The wonderful world of psychometrics

Aug 06 2007 by Charles Helliwell Print This Article

An article by Brian Appleyard in The Sunday Times last month took a look at the weird and wonderful world of psychometric testing.

Psychometric testing - there's two words guaranteed to send a shiver down the spine of many an executive and turn their minds to mush and their legs to jelly in the process.

Apparently more and more businesses are turning to psychometrics as a means of verifying the quality of candidates - primarily because of the growing inconsistency of graduate qualifications - coupled with a need to understand their real motivational desires.

In the blue corner, you have the Big Four as represented by the Myers-Briggs Type Indicator, the Cattell 16PF (16 Personality Factor) model, the Occupational Personality Questionnaire and Hogan, who between them dominate the market in testing.

In the red corner you have the sceptics, mounting a spirited defence in favour of individualism, led by Annie Murphy Paul and Malcolm Gladwell.

Annie Murphy Paul's book, The Cult of Personality, sets out to undermine the entire intellectual credibility of psychometrics. She argues that these allegedly neutral instruments are in fact shaped by the agendas of industry and government.

Personality tests, she contends, produce descriptions of people that are nothing like human beings as they actually are: complicated, contradictory, changeable across time and place - a view that Malcolm Gladwell has endorsed.

On reflection, there is little to choose between any of the factions in the blue corner. Their arguments are equally as valid as they are flawed - because what, after all, is the purpose of psychometrics and who does it really benefit ?

Not the candidate, that's for sure. Their purpose, even before they are asked to sit a psychometric assessment, is to secure a promotion or a new position. Consequently, their behavioural setting is strongly skewed into 'selling mode', as they attempt to ensure that they put the best possible gloss they can on the package they are selling; namely themselves.

So, what price accuracy in these artificial conditions? Candidates who are chameleon selling and companies who are conventional buying. The only result a psychometric assessment will provide is the one both parties expect.

So is it any wonder that organisations are so enamoured with them and why the Big Four continue to steamroller their way through the public and private sectors like some sort of unstoppable leviathan ?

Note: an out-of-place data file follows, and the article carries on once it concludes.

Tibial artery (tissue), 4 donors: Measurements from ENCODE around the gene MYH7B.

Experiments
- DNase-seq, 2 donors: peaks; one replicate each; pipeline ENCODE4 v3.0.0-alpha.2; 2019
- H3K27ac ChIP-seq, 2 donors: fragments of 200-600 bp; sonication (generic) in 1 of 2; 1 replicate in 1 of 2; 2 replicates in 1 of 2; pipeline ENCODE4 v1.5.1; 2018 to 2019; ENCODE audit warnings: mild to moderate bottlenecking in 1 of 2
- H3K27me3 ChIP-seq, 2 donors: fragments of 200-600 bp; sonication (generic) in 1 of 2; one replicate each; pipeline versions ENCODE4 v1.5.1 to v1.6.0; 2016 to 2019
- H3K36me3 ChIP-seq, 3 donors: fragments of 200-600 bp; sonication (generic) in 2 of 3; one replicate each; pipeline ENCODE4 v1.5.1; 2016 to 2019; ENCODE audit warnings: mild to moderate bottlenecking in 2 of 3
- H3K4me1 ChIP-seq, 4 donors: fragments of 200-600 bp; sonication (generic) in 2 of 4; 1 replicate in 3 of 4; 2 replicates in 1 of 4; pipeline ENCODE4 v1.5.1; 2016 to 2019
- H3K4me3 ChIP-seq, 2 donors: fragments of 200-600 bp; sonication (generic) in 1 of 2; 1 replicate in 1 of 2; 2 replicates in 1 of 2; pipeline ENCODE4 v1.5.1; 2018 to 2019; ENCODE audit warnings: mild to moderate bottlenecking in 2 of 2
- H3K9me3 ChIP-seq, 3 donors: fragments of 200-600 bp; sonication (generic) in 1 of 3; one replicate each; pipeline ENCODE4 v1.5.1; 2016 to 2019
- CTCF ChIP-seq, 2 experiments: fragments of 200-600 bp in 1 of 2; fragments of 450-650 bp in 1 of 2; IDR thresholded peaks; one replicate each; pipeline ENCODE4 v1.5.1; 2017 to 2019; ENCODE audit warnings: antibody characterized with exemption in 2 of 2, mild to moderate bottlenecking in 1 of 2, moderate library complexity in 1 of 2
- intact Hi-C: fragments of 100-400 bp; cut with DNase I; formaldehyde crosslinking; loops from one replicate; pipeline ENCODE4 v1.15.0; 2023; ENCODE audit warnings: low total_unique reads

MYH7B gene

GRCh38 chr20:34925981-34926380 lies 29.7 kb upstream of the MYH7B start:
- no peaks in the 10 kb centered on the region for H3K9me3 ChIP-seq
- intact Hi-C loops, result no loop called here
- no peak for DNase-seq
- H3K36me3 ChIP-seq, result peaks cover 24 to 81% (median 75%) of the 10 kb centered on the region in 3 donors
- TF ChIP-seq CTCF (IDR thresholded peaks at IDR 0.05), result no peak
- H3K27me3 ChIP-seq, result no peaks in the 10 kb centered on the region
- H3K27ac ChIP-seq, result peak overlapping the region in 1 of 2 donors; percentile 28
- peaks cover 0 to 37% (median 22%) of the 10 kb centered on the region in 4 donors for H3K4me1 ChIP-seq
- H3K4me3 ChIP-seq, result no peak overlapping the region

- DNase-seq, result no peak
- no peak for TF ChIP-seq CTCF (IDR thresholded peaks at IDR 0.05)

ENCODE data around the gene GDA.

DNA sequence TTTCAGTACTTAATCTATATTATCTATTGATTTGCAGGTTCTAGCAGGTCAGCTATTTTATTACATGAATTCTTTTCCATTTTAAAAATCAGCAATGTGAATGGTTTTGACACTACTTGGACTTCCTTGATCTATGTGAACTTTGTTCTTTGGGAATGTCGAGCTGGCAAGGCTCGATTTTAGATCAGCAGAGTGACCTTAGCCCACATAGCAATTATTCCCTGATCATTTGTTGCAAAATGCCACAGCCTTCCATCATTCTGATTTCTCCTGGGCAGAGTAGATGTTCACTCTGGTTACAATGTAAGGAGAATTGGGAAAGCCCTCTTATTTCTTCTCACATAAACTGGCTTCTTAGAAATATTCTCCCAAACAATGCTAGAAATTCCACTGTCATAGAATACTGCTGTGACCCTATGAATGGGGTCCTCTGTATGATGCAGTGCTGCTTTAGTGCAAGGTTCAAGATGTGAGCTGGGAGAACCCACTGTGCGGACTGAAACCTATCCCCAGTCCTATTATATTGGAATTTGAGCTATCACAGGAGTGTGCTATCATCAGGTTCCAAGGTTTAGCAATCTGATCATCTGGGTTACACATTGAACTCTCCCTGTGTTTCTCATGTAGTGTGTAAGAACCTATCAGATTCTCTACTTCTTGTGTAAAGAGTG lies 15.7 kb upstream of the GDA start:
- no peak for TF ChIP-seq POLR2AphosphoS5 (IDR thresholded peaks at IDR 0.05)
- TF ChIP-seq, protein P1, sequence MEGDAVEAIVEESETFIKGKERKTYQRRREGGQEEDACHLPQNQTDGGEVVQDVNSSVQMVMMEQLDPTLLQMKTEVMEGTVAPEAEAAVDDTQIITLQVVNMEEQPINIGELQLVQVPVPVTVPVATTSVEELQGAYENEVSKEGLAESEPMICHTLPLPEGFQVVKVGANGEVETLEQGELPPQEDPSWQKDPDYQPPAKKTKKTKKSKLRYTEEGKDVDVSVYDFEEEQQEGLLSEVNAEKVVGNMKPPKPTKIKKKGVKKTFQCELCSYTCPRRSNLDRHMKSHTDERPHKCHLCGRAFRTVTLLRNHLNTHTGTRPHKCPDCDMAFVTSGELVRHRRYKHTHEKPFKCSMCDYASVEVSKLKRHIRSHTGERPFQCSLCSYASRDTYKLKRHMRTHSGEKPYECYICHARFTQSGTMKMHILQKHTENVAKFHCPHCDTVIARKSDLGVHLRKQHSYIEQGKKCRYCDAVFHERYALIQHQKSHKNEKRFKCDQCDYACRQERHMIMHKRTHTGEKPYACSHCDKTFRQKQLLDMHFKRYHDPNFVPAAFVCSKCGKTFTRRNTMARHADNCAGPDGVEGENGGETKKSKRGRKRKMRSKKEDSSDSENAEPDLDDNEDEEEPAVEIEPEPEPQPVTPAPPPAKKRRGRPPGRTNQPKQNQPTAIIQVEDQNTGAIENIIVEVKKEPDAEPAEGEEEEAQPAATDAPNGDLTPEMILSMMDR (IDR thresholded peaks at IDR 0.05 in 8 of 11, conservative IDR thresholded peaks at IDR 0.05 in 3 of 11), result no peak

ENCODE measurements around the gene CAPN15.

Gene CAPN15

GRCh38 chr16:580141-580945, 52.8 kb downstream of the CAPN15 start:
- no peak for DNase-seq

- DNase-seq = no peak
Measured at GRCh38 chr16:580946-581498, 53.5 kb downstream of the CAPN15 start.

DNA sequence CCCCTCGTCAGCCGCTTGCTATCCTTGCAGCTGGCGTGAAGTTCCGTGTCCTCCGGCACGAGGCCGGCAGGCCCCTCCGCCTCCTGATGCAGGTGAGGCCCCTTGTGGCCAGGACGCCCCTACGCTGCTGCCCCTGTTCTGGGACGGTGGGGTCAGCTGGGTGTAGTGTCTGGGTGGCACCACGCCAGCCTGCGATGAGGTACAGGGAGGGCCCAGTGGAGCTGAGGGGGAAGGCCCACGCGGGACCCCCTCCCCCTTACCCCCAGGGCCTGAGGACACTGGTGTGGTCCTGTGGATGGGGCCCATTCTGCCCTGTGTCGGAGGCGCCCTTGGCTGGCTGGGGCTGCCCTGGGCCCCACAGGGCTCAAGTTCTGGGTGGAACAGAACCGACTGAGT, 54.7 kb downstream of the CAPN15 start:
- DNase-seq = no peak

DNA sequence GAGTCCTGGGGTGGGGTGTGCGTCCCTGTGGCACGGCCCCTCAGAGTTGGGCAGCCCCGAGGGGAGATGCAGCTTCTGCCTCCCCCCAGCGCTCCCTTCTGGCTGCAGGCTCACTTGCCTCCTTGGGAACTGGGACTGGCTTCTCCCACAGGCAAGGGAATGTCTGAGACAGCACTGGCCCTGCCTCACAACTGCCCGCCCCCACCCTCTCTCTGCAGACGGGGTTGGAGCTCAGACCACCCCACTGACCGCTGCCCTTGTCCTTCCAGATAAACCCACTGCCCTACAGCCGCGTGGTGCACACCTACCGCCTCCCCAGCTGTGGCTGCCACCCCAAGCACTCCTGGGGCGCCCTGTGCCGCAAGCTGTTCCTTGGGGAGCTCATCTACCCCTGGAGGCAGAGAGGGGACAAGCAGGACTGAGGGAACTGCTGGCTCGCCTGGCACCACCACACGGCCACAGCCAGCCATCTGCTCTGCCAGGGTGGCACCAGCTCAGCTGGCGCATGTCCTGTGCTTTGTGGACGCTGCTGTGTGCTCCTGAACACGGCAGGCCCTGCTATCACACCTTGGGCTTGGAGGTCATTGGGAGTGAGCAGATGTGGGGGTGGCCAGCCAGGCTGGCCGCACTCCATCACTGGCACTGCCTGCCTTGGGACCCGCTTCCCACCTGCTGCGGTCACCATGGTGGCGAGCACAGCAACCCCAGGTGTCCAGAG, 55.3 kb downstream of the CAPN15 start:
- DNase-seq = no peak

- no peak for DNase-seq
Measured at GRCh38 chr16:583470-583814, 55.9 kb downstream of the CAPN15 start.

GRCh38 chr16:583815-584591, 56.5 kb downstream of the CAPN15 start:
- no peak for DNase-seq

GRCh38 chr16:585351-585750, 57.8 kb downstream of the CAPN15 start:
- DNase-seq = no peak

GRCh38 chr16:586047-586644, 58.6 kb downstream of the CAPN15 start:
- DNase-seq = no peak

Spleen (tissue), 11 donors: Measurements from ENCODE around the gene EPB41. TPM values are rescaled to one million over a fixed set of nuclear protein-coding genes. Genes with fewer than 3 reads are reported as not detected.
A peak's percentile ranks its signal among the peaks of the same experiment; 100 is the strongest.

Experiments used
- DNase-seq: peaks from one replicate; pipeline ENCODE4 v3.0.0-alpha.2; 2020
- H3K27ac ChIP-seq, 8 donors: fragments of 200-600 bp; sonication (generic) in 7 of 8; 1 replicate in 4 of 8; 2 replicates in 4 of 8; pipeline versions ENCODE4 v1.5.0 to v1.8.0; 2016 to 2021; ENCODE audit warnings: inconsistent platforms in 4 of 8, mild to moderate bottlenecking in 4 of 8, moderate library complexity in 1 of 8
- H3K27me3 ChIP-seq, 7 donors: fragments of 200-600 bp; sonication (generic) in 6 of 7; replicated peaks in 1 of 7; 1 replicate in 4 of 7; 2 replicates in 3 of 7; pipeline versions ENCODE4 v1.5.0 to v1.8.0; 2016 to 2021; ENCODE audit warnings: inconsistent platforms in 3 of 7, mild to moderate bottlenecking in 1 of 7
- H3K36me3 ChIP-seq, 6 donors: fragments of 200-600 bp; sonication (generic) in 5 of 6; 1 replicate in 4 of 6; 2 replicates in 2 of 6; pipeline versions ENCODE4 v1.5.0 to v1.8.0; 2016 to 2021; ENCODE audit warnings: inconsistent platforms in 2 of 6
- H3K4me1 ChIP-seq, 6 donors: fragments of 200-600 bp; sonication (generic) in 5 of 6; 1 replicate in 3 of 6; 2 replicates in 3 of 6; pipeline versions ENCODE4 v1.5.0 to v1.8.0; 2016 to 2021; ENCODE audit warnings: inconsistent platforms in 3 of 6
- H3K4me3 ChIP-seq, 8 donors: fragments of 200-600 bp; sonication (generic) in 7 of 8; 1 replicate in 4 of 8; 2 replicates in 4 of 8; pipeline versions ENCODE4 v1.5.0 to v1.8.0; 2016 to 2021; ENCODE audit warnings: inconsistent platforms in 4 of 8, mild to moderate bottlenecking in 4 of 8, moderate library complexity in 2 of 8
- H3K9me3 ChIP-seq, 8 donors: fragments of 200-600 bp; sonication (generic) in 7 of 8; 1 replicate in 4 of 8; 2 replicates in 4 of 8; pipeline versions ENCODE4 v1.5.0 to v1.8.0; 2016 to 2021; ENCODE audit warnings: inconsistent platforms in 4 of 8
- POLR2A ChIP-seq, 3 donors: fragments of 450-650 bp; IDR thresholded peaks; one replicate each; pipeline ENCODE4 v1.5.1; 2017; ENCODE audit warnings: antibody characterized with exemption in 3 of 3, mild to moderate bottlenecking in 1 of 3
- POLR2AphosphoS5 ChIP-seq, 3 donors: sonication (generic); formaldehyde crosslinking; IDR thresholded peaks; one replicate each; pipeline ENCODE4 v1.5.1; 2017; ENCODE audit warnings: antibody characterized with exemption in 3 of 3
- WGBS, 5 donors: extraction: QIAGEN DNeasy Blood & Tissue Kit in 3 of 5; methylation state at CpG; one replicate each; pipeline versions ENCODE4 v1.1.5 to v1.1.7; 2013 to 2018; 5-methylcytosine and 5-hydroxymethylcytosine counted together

So does the red corner have a better alternative? Well not really. Personalities are complex, Brian Appleyard argues in his article; yes I get that. The industry is full of snake-oil salesmen and hucksters, he adds. Yes, I get that too. So what else ?

Aha, I get it now; it all goes back to the origins and foundation of the IQ Test in 1905, from which the concept of psychometrics was derived in 1915.

Nice try Brian, but think again. Actually, the origins of behavioural understanding have their foundations in the writings of Hippocrates and Herodicus in 4th century BC Greece and even before this in 5th century BC China through Confucius and other Chinese philosophers from the Hundred Schools of Thought.

It's kind of tough to outthink that kind of heavyweight talent; although hoodwink might be a more appropriate term. No, you might have expected something new and original to have emerged in that last two and half thousand years, but it hasn't. The peddlers are still peddling their same old wares and the detractors have yet to find anything new and original counter with.

Granted, the same old wares now have different names and different packaging, but they are still selling the same old promise. We've all become hoodwinked to believe that this is IT !

But wait, I spot something on the horizon; a light, no. A glimmer, perhaps. Yes, a definite glimmer. Let's call it face-to-face interpretation and assessment, just to keep the buzz words going; although another term for it might be simply meeting people and assessing for ourselves what 'stuff' they are really made of.

Is it just possible that we might actually possess the tools within ourselves to assess the suitability of people we meet ? Isn't this a judgement we make each and every day in every aspect of our lives ? Wow, hold the front page, this might just be a truly original thought. Now there's something to make Confucius and Hippocrates sit up and take notice.


About The Author

Charles Helliwell
Charles Helliwell

For almost 20 years, Charles Helliwell has been enjoying a lifestyle and making a living as a behavioural and relationship mentor specialising in the personal and professional development of individuals and teams in the workplace.